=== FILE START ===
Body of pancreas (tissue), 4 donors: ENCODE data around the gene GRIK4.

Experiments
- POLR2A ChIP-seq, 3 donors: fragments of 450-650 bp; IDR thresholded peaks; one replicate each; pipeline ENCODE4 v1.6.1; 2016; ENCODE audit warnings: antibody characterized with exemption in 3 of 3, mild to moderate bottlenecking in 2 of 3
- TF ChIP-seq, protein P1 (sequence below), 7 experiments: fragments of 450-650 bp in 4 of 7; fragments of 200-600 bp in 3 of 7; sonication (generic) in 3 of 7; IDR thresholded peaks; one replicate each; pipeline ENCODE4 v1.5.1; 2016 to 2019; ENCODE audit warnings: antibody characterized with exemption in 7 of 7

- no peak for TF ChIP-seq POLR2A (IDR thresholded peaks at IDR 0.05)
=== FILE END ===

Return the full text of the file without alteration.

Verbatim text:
Body of pancreas (tissue), 4 donors: ENCODE data around the gene GRIK4.

Experiments
- POLR2A ChIP-seq, 3 donors: fragments of 450-650 bp; IDR thresholded peaks; one replicate each; pipeline ENCODE4 v1.6.1; 2016; ENCODE audit warnings: antibody characterized with exemption in 3 of 3, mild to moderate bottlenecking in 2 of 3
- TF ChIP-seq, protein P1 (sequence below), 7 experiments: fragments of 450-650 bp in 4 of 7; fragments of 200-600 bp in 3 of 7; sonication (generic) in 3 of 7; IDR thresholded peaks; one replicate each; pipeline ENCODE4 v1.5.1; 2016 to 2019; ENCODE audit warnings: antibody characterized with exemption in 7 of 7

- no peak for TF ChIP-seq POLR2A (IDR thresholded peaks at IDR 0.05)